Mr. Speaker, I would like to start with a comment on the presentation made by the hon. member for Drummond who is to be commended for her excellent speech.
First of all, I entirely approve of her proposal that the provinces should themselves raise, and be allowed to keep, the amounts they need to operate the health care system. However, as we know, under the present system this is unthinkable. So we must ensure that transfer payments to the provinces are not affected, so that the provinces can continue to be responsible for and provide health care services to their residents. I may remind hon. members opposite that during the election campaign, the Prime Minister promised that he would not tamper with transfer payments to the provinces.
The hon. member also made a very careful analysis of the two perverse consequences of a possible reduction in transfer payments for health care. First of all, there would be a reduction in services. And, as she so astutely pointed out, the neediest members of our society would suffer most because they are unable to pay the user-fee or health tax that might be introduced by the province if transfer payments were cut. They would either postpone medical appointments or not go at all.
Furthermore, as I pointed out myself, this might increase the tax burden, because if the federal government reduces transfer payments to the provinces, that does not necessarily mean it will lower its tax rates. Consequently, the provinces will have to pick up the slack, either by increasing their own tax revenues or by asking residents for a bigger contribution to the health care system. And this illustrates the other perverse effect I was mentioning previously. It is a kind of vicious circle: increased burden for the taxpayer on the one hand, and reduced services on the other. I believe, therefore, that the perverse consequences are too important to even consider a reduction of transfer payments to the provinces.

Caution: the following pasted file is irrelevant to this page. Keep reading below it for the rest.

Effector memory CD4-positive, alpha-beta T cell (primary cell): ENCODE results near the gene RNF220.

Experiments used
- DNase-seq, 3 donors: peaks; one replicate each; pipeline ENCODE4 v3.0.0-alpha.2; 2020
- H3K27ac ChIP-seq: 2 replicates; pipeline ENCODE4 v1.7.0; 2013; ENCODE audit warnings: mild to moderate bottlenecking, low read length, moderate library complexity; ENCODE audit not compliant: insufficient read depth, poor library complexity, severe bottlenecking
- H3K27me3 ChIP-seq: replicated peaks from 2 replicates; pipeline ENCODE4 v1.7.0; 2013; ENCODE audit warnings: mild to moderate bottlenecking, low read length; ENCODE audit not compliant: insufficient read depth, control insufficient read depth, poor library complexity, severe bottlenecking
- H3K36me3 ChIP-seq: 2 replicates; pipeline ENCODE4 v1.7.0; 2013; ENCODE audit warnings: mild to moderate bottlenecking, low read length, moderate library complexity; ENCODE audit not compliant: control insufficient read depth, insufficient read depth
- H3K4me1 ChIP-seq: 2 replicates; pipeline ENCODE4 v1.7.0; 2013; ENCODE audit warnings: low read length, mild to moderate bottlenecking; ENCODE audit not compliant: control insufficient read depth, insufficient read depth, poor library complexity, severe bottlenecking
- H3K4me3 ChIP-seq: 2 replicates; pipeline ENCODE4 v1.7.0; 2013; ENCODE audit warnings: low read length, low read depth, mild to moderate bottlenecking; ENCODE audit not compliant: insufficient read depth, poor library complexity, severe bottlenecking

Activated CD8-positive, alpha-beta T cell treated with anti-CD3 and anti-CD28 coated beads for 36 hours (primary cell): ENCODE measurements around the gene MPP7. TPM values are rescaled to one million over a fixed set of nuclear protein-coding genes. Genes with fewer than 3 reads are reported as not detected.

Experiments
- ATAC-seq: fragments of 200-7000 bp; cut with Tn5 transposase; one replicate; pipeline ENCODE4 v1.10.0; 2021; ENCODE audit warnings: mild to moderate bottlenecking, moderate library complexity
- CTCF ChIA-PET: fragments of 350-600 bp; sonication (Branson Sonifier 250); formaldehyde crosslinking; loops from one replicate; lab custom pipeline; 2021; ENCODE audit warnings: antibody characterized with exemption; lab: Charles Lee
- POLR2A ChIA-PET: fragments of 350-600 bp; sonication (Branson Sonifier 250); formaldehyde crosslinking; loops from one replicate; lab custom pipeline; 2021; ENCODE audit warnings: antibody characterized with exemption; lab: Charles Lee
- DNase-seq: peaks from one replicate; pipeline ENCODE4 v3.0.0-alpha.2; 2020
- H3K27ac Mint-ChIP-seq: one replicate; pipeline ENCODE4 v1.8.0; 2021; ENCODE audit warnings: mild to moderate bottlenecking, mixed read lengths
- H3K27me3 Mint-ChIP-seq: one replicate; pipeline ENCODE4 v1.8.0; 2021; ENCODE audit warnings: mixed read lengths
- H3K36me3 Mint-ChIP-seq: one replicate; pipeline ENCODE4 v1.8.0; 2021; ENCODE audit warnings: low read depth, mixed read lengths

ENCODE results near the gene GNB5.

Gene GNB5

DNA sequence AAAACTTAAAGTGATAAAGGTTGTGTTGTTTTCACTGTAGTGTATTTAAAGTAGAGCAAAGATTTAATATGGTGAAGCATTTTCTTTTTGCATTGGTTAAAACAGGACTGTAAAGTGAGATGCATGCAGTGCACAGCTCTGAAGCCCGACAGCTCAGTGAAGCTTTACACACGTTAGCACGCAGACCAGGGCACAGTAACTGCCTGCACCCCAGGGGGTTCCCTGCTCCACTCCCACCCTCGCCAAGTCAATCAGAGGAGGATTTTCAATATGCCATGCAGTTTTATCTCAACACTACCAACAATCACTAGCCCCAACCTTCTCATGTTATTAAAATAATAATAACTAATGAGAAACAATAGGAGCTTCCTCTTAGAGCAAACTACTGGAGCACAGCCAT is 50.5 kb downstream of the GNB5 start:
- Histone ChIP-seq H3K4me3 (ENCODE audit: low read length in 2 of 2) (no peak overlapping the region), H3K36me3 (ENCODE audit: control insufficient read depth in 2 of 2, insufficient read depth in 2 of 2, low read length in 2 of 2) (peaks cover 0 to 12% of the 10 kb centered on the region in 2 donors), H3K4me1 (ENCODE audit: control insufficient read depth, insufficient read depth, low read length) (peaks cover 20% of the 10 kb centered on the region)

Besides, I would like to point out, Mr. Speaker, that the Prime Minister promised not to cut transfer payments to provinces. However, we will have to watch carefully to make sure that those payments are not frozen at their present level, since that would amount, in the long run, to a reduction equivalent to inflation. The government will have to keep the promise it made during the campaign and index transfer payments to provinces to the consumer price index.